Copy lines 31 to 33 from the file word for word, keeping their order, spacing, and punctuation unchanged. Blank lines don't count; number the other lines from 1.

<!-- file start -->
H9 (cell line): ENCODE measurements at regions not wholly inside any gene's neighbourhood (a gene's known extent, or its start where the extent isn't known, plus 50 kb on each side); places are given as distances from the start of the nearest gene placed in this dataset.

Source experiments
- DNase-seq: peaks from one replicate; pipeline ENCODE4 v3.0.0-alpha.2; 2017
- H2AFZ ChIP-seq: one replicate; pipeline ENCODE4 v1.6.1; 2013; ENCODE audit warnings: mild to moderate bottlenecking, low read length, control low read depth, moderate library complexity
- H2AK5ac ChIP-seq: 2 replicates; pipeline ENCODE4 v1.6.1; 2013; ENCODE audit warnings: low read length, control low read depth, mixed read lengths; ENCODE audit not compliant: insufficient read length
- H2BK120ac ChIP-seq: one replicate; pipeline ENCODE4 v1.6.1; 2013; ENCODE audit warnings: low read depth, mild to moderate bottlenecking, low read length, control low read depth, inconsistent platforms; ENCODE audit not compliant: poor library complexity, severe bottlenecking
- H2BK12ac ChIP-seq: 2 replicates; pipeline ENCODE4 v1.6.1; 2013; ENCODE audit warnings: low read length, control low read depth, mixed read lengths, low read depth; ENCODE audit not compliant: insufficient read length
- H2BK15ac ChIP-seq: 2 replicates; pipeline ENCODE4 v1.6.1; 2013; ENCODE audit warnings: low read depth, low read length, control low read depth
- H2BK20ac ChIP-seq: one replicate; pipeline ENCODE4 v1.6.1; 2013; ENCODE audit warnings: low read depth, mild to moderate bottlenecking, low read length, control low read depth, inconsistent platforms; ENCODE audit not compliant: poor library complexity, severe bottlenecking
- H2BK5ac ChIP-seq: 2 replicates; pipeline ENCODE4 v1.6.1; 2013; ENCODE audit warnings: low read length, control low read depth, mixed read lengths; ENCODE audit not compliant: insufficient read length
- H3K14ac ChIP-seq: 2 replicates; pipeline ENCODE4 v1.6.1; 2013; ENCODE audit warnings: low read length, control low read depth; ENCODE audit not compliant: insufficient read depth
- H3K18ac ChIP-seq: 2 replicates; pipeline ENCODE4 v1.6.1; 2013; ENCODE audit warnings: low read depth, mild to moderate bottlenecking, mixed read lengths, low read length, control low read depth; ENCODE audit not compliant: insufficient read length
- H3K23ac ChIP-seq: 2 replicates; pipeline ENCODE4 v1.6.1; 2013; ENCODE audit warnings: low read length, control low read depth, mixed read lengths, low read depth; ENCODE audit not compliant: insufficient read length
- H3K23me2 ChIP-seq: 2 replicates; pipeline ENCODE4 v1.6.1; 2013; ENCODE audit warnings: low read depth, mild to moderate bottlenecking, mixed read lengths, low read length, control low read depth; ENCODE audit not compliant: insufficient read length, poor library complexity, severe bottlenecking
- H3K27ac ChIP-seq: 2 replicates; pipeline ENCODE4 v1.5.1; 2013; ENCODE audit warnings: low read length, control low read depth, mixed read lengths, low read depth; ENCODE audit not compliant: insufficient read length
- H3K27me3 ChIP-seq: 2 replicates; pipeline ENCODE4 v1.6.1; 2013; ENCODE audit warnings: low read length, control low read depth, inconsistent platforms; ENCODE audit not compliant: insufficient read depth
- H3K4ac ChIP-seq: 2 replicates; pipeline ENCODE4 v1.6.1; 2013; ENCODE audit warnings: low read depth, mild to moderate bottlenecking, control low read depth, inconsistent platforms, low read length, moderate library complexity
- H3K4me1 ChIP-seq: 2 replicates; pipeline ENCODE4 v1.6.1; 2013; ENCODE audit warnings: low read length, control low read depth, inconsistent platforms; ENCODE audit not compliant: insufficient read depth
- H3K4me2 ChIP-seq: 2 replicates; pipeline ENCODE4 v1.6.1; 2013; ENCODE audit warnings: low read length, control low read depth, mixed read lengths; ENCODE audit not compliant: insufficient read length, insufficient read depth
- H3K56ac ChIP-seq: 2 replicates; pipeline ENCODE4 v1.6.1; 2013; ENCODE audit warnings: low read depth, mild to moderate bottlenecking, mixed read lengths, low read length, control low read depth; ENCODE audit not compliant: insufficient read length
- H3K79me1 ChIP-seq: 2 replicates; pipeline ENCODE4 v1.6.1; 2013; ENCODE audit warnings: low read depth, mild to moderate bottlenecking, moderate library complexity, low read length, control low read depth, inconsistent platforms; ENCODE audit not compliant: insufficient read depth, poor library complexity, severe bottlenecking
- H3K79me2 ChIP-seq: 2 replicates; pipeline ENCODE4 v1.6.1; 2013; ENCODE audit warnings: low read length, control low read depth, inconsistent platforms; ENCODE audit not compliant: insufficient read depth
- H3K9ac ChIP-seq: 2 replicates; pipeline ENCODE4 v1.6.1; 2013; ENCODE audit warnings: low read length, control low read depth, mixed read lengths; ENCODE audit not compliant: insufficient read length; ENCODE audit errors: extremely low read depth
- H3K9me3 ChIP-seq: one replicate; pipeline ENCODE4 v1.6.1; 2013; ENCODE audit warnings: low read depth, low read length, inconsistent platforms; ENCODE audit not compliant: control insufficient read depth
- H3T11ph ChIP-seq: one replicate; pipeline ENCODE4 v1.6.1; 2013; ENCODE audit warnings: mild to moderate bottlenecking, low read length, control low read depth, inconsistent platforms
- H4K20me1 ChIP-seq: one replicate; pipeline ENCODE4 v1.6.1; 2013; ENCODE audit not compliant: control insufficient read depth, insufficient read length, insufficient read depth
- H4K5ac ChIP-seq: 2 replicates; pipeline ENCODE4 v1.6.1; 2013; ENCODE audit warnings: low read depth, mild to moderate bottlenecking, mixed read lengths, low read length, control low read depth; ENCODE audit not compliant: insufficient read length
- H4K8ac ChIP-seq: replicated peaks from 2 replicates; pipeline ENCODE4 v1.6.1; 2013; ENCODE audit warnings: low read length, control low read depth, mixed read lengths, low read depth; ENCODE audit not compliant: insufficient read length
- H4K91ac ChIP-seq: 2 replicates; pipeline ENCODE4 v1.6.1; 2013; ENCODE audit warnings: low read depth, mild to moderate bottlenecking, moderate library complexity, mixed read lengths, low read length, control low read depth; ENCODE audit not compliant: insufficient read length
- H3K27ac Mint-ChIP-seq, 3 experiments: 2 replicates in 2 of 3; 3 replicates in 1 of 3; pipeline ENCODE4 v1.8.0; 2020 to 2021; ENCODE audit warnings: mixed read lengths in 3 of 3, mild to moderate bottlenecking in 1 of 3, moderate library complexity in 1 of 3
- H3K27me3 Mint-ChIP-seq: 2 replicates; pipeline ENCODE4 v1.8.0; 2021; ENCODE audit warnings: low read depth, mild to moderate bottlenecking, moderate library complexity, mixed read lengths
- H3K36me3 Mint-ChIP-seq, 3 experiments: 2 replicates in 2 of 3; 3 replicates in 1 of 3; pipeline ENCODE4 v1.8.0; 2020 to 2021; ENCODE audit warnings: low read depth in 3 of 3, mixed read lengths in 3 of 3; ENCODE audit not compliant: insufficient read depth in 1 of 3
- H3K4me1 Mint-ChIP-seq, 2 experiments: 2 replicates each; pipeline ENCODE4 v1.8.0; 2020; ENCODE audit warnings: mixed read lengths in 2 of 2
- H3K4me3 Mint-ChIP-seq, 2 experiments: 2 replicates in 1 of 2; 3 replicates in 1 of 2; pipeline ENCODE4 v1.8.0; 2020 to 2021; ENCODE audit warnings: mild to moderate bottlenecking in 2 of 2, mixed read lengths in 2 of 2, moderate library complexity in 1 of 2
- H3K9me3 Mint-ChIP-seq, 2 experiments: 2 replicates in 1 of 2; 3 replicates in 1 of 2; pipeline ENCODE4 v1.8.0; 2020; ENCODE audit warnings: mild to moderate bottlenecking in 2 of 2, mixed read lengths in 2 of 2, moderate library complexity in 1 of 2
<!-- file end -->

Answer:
- H3K27me3 Mint-ChIP-seq: 2 replicates; pipeline ENCODE4 v1.8.0; 2021; ENCODE audit warnings: low read depth, mild to moderate bottlenecking, moderate library complexity, mixed read lengths
- H3K36me3 Mint-ChIP-seq, 3 experiments: 2 replicates in 2 of 3; 3 replicates in 1 of 3; pipeline ENCODE4 v1.8.0; 2020 to 2021; ENCODE audit warnings: low read depth in 3 of 3, mixed read lengths in 3 of 3; ENCODE audit not compliant: insufficient read depth in 1 of 3
- H3K4me1 Mint-ChIP-seq, 2 experiments: 2 replicates each; pipeline ENCODE4 v1.8.0; 2020; ENCODE audit warnings: mixed read lengths in 2 of 2